Back to Music

The Oly Mountain Boys release bluegrass concept album, "White Horse"

The life of Charlie McCarver

The Oly Mountain Boys new bluegrass "concept" album tells the life story of fictional historical early 20th century Northwest character Charlie McCarver. Photo credit: Jim Oas

Recommend Article
Total Recommendations (0)
Clip Article Email Article Print Article Share Article

Early 20th century life held great promise and jaw-dropping beauty for Charlie McCarver. He and his chatty, young, pregnant wife, Lisa-Ann, built a cabin next to the Pacific Ocean, with greenery and flowers surrounding their home.

"The sun was warm, the birds did sing, and it was spring."

Then the rains came.

"That week on Monday morning it started raining in the mountains / It rained and rained and rained for 40 days."

The weather began to wear on the McCarvers. Charlie couldn't find work in the woods due to the weather. The constant patter on the roof drove Lisa-Ann crazy. They left the cabin and moved into town.

"When I couldn't find a job, I started gambling and a-drinkin' / The damage to my family was very plain. Lisa-Ann will say I turned my back on my own family / But to this day I always blame the rain."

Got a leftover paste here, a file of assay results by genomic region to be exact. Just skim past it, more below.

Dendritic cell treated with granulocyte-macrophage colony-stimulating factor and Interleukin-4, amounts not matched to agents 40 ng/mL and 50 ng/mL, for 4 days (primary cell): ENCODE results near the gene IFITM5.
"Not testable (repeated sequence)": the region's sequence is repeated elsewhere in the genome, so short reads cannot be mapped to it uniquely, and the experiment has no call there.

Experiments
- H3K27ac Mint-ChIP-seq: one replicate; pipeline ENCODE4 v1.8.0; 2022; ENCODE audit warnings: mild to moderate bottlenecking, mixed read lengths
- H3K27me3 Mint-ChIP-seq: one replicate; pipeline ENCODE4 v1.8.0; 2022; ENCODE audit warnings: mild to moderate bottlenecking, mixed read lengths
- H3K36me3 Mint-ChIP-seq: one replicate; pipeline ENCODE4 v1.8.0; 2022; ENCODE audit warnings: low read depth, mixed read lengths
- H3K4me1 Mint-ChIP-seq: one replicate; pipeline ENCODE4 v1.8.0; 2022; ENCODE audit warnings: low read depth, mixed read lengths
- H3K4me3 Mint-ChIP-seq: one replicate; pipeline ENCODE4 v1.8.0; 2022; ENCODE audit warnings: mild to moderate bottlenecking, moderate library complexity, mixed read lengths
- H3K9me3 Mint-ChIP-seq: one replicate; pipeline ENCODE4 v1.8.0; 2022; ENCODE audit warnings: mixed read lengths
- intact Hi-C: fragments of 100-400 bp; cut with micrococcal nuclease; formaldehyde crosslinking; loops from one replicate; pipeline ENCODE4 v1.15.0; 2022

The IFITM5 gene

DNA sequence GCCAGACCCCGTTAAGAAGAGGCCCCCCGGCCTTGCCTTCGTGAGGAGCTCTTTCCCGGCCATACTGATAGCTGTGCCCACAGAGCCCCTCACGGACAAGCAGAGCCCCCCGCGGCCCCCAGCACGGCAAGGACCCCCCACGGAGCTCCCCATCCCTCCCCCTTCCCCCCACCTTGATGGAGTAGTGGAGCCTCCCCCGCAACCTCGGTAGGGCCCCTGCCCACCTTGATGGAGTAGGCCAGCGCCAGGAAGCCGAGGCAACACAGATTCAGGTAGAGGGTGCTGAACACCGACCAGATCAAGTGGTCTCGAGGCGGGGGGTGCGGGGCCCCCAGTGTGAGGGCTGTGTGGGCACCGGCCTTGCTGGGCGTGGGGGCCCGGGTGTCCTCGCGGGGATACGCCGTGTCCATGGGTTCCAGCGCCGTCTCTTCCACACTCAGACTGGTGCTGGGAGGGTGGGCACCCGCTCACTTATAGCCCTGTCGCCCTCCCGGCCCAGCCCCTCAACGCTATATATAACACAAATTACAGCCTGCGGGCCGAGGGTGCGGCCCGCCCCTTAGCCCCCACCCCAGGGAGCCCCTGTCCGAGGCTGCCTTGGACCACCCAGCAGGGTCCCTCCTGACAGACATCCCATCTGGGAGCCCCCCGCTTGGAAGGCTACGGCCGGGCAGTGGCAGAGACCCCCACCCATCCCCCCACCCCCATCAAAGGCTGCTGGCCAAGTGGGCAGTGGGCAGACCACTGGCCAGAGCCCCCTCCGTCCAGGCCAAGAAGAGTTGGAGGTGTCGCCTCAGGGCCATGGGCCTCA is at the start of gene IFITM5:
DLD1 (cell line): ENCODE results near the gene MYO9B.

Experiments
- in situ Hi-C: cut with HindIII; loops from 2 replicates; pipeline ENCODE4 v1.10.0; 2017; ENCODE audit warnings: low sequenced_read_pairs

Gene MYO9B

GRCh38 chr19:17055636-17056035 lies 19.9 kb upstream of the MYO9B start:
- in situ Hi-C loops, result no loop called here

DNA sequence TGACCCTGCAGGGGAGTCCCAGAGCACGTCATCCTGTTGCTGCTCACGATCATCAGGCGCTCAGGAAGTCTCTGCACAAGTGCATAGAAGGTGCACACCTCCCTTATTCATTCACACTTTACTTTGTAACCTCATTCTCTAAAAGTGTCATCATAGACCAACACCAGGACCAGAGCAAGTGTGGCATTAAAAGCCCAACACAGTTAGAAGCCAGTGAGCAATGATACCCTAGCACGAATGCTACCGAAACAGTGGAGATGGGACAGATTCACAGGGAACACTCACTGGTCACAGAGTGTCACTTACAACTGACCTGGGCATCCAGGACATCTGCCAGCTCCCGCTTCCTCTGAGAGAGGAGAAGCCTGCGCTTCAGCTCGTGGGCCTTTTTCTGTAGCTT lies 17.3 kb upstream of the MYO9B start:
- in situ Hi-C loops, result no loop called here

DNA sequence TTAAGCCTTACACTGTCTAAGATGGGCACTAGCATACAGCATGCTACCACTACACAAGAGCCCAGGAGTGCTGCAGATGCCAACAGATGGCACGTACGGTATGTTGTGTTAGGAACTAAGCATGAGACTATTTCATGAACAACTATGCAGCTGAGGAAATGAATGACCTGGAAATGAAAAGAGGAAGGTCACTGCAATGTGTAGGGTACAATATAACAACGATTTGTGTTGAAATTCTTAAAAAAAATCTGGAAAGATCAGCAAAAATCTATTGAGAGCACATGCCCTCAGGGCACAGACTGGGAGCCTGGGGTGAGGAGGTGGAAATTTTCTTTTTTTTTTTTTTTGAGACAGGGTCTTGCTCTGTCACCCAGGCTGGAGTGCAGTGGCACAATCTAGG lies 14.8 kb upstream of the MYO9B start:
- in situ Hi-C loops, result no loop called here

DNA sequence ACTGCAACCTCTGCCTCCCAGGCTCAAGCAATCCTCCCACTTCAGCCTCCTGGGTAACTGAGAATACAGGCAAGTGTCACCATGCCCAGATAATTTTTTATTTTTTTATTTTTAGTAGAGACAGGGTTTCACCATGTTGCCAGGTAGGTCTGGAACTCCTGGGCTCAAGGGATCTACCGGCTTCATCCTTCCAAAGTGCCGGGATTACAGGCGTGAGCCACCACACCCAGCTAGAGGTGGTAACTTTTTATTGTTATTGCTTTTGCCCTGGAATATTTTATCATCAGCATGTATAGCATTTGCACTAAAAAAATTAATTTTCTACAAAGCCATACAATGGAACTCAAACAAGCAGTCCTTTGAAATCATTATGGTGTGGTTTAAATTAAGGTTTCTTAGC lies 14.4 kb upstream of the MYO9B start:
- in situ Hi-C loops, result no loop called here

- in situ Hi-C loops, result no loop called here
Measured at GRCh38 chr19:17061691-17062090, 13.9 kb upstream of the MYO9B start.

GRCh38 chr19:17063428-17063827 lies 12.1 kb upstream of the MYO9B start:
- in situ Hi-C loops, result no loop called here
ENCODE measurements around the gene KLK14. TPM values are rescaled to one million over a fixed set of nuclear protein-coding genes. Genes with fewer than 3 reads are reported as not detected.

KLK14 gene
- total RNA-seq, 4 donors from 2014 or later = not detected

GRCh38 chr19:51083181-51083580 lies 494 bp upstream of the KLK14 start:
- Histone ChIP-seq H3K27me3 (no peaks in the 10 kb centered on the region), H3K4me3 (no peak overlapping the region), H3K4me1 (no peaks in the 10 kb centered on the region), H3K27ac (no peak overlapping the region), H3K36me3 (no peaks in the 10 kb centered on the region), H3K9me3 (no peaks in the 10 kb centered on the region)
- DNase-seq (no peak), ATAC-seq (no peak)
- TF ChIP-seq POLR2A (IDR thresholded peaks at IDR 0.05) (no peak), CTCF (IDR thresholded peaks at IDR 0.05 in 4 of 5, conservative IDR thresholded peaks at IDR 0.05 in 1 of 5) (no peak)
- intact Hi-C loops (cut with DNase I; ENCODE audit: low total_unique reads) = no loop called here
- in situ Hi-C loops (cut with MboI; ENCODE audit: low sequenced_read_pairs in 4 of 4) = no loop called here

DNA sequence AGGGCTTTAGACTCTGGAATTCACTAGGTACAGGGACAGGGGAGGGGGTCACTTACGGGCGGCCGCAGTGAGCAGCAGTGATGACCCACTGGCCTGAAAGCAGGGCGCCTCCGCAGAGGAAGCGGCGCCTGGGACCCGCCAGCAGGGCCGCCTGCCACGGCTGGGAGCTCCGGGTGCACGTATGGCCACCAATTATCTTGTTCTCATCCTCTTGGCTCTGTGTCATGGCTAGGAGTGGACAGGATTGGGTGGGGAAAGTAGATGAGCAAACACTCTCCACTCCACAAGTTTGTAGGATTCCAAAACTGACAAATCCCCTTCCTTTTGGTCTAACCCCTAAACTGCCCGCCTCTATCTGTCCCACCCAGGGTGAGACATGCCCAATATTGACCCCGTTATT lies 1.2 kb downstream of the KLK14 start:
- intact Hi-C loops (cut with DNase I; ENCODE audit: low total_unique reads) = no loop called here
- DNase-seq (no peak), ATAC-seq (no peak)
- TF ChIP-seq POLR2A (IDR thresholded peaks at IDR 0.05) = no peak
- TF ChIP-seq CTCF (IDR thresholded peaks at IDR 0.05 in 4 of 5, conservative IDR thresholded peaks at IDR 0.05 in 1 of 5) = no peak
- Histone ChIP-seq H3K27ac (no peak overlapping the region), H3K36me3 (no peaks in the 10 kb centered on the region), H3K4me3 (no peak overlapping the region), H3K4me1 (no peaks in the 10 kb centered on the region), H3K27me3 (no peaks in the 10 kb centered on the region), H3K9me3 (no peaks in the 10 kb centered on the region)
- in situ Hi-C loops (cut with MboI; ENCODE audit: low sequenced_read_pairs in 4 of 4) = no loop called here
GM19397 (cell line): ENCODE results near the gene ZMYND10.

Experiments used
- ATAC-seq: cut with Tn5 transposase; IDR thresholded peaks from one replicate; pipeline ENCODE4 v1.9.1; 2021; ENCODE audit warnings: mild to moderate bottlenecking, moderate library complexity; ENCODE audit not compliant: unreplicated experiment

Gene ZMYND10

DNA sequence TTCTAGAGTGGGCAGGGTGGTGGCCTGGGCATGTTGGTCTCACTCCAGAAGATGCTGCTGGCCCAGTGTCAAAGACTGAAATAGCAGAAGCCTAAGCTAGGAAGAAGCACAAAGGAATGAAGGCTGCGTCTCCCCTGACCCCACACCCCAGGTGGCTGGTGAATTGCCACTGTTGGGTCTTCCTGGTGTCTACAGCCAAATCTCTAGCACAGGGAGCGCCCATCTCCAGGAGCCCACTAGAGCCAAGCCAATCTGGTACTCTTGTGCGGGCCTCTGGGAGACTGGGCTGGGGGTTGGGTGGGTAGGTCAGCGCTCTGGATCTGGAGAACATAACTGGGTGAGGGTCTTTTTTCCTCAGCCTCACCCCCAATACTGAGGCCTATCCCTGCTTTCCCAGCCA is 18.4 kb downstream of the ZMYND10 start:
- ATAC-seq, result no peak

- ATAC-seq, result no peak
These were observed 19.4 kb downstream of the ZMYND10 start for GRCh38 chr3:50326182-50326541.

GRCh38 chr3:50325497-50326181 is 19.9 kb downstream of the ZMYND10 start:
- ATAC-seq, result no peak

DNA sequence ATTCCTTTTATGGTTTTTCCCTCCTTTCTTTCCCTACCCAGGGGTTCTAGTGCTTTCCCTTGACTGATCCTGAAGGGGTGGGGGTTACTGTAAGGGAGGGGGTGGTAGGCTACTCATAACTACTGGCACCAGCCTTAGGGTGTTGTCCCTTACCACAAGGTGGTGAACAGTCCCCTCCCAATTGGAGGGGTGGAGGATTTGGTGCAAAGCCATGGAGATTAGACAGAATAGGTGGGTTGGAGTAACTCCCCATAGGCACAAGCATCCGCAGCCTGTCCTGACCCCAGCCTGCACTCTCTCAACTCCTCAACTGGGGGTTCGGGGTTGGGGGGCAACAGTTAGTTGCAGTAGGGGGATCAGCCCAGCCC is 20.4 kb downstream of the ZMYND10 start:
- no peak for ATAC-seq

When his marriage unravels and his family leave him, Charlie breaks down, descending into violence, and a life on the run."

"We heard the footsteps from behind / The sun had left us nearly blind. The shots rang out across the land / The gun was smoking in my hand."

Charlie felt cheated out of life. His life was full of regret.

We were both too young, there was nothing to be done / The wind blew us each along our way. But nothing stays with me like the bitter memory / Of the pain that I felt on that day," sings Tye Menser about a fictional man Charlie McCarver, on "Long Ago & Far Way," from The Oly Mountain Boys album, White Horse. "Long ago and far away / I held her hand, it feels like yesterday."

If you like your bluegrass complex, melodic and focused on weighty matters such as the hard life of Washington state living in the early 20th century, have I found something you're going to love. Olympia bluegrass outfit The Oly Mountain Boys has released their new, epic concept album, White Horse, for your consideration. Comprised of Menser (banjo, piano, lead vocals), Derek McSwain (mandolin, vocals), Chris Rutledge (guitar, vocals), Phil Post (bass, dobro, pedal steel, vocals) and Josh Grice (fiddle), The Oly Mountain Boys dwell in the musical (and conceptual) neighborhood inhabited by outfits such as the Who, Tool, Queensryche and the more operatic rock groups.